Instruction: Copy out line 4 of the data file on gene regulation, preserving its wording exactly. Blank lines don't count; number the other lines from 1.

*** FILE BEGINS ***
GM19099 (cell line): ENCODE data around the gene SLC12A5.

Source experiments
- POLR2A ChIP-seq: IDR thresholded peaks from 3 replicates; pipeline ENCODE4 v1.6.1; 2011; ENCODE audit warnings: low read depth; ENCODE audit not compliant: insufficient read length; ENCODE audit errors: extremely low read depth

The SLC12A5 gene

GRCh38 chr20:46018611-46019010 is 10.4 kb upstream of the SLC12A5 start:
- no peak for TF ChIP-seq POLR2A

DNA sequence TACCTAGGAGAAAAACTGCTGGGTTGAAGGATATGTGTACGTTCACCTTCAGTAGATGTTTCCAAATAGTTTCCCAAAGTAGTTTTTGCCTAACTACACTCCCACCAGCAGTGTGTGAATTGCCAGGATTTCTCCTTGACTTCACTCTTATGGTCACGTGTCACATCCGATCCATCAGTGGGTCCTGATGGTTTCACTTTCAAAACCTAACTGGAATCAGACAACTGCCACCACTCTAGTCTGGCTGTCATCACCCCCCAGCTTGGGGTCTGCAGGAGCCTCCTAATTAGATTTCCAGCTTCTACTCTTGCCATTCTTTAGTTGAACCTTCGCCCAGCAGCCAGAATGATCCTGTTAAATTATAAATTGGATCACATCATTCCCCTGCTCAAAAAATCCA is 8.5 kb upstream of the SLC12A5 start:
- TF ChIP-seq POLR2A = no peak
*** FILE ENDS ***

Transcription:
The SLC12A5 gene